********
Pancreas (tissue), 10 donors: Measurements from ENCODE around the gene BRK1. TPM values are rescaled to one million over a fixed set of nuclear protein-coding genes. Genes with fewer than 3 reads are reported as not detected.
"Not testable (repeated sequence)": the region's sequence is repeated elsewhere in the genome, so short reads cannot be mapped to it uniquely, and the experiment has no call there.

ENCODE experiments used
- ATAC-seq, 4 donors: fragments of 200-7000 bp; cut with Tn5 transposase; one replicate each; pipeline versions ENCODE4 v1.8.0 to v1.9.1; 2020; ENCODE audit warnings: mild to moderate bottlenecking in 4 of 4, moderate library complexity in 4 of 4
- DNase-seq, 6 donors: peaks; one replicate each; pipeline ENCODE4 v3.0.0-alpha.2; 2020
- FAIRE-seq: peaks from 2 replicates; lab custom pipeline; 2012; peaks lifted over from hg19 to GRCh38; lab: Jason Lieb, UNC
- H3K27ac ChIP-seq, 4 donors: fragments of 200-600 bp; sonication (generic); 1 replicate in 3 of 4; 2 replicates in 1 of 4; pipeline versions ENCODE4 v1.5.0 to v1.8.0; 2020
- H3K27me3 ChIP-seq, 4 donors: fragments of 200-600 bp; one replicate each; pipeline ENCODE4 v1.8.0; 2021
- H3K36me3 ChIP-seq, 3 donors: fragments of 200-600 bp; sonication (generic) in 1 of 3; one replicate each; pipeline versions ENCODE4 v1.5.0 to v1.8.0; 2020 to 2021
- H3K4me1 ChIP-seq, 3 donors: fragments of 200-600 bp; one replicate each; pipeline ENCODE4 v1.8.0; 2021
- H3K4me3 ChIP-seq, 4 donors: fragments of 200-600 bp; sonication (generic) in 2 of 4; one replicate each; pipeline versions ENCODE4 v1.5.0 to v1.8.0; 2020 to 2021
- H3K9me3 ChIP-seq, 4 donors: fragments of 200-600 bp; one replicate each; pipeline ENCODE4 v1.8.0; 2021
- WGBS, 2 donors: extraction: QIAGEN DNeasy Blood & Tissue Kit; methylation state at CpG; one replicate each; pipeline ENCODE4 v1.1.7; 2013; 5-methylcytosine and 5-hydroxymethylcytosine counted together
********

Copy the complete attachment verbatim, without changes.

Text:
Pancreas (tissue), 10 donors: Measurements from ENCODE around the gene BRK1. TPM values are rescaled to one million over a fixed set of nuclear protein-coding genes. Genes with fewer than 3 reads are reported as not detected.
"Not testable (repeated sequence)": the region's sequence is repeated elsewhere in the genome, so short reads cannot be mapped to it uniquely, and the experiment has no call there.

ENCODE experiments used
- ATAC-seq, 4 donors: fragments of 200-7000 bp; cut with Tn5 transposase; one replicate each; pipeline versions ENCODE4 v1.8.0 to v1.9.1; 2020; ENCODE audit warnings: mild to moderate bottlenecking in 4 of 4, moderate library complexity in 4 of 4
- DNase-seq, 6 donors: peaks; one replicate each; pipeline ENCODE4 v3.0.0-alpha.2; 2020
- FAIRE-seq: peaks from 2 replicates; lab custom pipeline; 2012; peaks lifted over from hg19 to GRCh38; lab: Jason Lieb, UNC
- H3K27ac ChIP-seq, 4 donors: fragments of 200-600 bp; sonication (generic); 1 replicate in 3 of 4; 2 replicates in 1 of 4; pipeline versions ENCODE4 v1.5.0 to v1.8.0; 2020
- H3K27me3 ChIP-seq, 4 donors: fragments of 200-600 bp; one replicate each; pipeline ENCODE4 v1.8.0; 2021
- H3K36me3 ChIP-seq, 3 donors: fragments of 200-600 bp; sonication (generic) in 1 of 3; one replicate each; pipeline versions ENCODE4 v1.5.0 to v1.8.0; 2020 to 2021
- H3K4me1 ChIP-seq, 3 donors: fragments of 200-600 bp; one replicate each; pipeline ENCODE4 v1.8.0; 2021
- H3K4me3 ChIP-seq, 4 donors: fragments of 200-600 bp; sonication (generic) in 2 of 4; one replicate each; pipeline versions ENCODE4 v1.5.0 to v1.8.0; 2020 to 2021
- H3K9me3 ChIP-seq, 4 donors: fragments of 200-600 bp; one replicate each; pipeline ENCODE4 v1.8.0; 2021
- WGBS, 2 donors: extraction: QIAGEN DNeasy Blood & Tissue Kit; methylation state at CpG; one replicate each; pipeline ENCODE4 v1.1.7; 2013; 5-methylcytosine and 5-hydroxymethylcytosine counted together